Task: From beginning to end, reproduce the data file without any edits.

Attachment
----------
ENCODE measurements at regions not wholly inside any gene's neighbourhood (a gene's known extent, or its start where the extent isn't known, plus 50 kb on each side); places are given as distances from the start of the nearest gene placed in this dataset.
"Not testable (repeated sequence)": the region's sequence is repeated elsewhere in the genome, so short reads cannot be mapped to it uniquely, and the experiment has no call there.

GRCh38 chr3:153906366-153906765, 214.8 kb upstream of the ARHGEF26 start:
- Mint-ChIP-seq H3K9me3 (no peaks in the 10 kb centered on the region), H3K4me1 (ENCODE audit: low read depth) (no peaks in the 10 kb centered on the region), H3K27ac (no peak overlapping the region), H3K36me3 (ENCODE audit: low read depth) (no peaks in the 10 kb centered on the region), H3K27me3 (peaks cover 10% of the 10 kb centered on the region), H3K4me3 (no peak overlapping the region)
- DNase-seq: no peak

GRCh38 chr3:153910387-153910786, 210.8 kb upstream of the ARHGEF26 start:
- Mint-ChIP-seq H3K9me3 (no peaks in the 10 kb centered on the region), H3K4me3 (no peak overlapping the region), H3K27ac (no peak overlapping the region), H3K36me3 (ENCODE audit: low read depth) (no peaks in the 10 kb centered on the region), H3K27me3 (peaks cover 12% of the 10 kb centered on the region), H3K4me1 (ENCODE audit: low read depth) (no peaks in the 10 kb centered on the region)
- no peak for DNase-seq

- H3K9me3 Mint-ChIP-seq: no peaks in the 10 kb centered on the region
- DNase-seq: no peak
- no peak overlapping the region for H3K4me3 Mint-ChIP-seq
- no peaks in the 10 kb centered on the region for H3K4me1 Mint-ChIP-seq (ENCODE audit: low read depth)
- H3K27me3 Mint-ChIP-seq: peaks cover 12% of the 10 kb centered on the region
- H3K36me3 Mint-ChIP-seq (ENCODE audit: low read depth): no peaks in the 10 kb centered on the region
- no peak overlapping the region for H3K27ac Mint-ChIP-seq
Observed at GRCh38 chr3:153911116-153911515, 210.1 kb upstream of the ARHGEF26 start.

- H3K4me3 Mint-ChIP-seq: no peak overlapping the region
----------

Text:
ENCODE measurements at regions not wholly inside any gene's neighbourhood (a gene's known extent, or its start where the extent isn't known, plus 50 kb on each side); places are given as distances from the start of the nearest gene placed in this dataset.
"Not testable (repeated sequence)": the region's sequence is repeated elsewhere in the genome, so short reads cannot be mapped to it uniquely, and the experiment has no call there.

GRCh38 chr3:153906366-153906765, 214.8 kb upstream of the ARHGEF26 start:
- Mint-ChIP-seq H3K9me3 (no peaks in the 10 kb centered on the region), H3K4me1 (ENCODE audit: low read depth) (no peaks in the 10 kb centered on the region), H3K27ac (no peak overlapping the region), H3K36me3 (ENCODE audit: low read depth) (no peaks in the 10 kb centered on the region), H3K27me3 (peaks cover 10% of the 10 kb centered on the region), H3K4me3 (no peak overlapping the region)
- DNase-seq: no peak

GRCh38 chr3:153910387-153910786, 210.8 kb upstream of the ARHGEF26 start:
- Mint-ChIP-seq H3K9me3 (no peaks in the 10 kb centered on the region), H3K4me3 (no peak overlapping the region), H3K27ac (no peak overlapping the region), H3K36me3 (ENCODE audit: low read depth) (no peaks in the 10 kb centered on the region), H3K27me3 (peaks cover 12% of the 10 kb centered on the region), H3K4me1 (ENCODE audit: low read depth) (no peaks in the 10 kb centered on the region)
- no peak for DNase-seq

- H3K9me3 Mint-ChIP-seq: no peaks in the 10 kb centered on the region
- DNase-seq: no peak
- no peak overlapping the region for H3K4me3 Mint-ChIP-seq
- no peaks in the 10 kb centered on the region for H3K4me1 Mint-ChIP-seq (ENCODE audit: low read depth)
- H3K27me3 Mint-ChIP-seq: peaks cover 12% of the 10 kb centered on the region
- H3K36me3 Mint-ChIP-seq (ENCODE audit: low read depth): no peaks in the 10 kb centered on the region
- no peak overlapping the region for H3K27ac Mint-ChIP-seq
Observed at GRCh38 chr3:153911116-153911515, 210.1 kb upstream of the ARHGEF26 start.

- H3K4me3 Mint-ChIP-seq: no peak overlapping the region